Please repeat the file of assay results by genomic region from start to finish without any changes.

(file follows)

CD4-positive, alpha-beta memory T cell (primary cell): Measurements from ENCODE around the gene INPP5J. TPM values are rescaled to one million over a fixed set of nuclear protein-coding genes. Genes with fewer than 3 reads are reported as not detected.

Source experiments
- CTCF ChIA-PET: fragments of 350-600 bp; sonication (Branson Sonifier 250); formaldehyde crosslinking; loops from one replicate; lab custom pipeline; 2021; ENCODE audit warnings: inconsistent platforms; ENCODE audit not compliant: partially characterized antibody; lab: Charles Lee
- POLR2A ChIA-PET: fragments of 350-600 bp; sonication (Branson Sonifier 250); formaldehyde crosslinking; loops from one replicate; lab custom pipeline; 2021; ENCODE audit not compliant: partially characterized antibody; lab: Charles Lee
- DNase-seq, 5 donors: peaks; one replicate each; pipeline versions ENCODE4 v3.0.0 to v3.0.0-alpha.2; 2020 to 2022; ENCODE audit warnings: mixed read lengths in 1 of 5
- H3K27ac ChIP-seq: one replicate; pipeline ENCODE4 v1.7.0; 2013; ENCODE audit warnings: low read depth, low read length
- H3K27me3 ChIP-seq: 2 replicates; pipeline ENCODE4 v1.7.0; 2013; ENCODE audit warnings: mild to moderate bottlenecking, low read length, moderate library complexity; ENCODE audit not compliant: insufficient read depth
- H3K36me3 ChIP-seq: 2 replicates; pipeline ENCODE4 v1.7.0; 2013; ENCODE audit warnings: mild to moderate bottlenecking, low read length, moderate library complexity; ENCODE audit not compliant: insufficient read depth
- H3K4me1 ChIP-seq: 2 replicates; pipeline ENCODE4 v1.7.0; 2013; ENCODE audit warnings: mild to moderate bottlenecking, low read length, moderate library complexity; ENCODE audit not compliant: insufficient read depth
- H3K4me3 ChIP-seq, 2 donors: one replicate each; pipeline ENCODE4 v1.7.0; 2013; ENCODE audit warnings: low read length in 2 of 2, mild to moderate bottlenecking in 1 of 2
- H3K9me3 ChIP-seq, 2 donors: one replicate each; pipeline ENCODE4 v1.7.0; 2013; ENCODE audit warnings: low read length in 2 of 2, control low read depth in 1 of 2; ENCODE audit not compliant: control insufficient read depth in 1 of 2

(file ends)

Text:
CD4-positive, alpha-beta memory T cell (primary cell): Measurements from ENCODE around the gene INPP5J. TPM values are rescaled to one million over a fixed set of nuclear protein-coding genes. Genes with fewer than 3 reads are reported as not detected.

Source experiments
- CTCF ChIA-PET: fragments of 350-600 bp; sonication (Branson Sonifier 250); formaldehyde crosslinking; loops from one replicate; lab custom pipeline; 2021; ENCODE audit warnings: inconsistent platforms; ENCODE audit not compliant: partially characterized antibody; lab: Charles Lee
- POLR2A ChIA-PET: fragments of 350-600 bp; sonication (Branson Sonifier 250); formaldehyde crosslinking; loops from one replicate; lab custom pipeline; 2021; ENCODE audit not compliant: partially characterized antibody; lab: Charles Lee
- DNase-seq, 5 donors: peaks; one replicate each; pipeline versions ENCODE4 v3.0.0 to v3.0.0-alpha.2; 2020 to 2022; ENCODE audit warnings: mixed read lengths in 1 of 5
- H3K27ac ChIP-seq: one replicate; pipeline ENCODE4 v1.7.0; 2013; ENCODE audit warnings: low read depth, low read length
- H3K27me3 ChIP-seq: 2 replicates; pipeline ENCODE4 v1.7.0; 2013; ENCODE audit warnings: mild to moderate bottlenecking, low read length, moderate library complexity; ENCODE audit not compliant: insufficient read depth
- H3K36me3 ChIP-seq: 2 replicates; pipeline ENCODE4 v1.7.0; 2013; ENCODE audit warnings: mild to moderate bottlenecking, low read length, moderate library complexity; ENCODE audit not compliant: insufficient read depth
- H3K4me1 ChIP-seq: 2 replicates; pipeline ENCODE4 v1.7.0; 2013; ENCODE audit warnings: mild to moderate bottlenecking, low read length, moderate library complexity; ENCODE audit not compliant: insufficient read depth
- H3K4me3 ChIP-seq, 2 donors: one replicate each; pipeline ENCODE4 v1.7.0; 2013; ENCODE audit warnings: low read length in 2 of 2, mild to moderate bottlenecking in 1 of 2
- H3K9me3 ChIP-seq, 2 donors: one replicate each; pipeline ENCODE4 v1.7.0; 2013; ENCODE audit warnings: low read length in 2 of 2, control low read depth in 1 of 2; ENCODE audit not compliant: control insufficient read depth in 1 of 2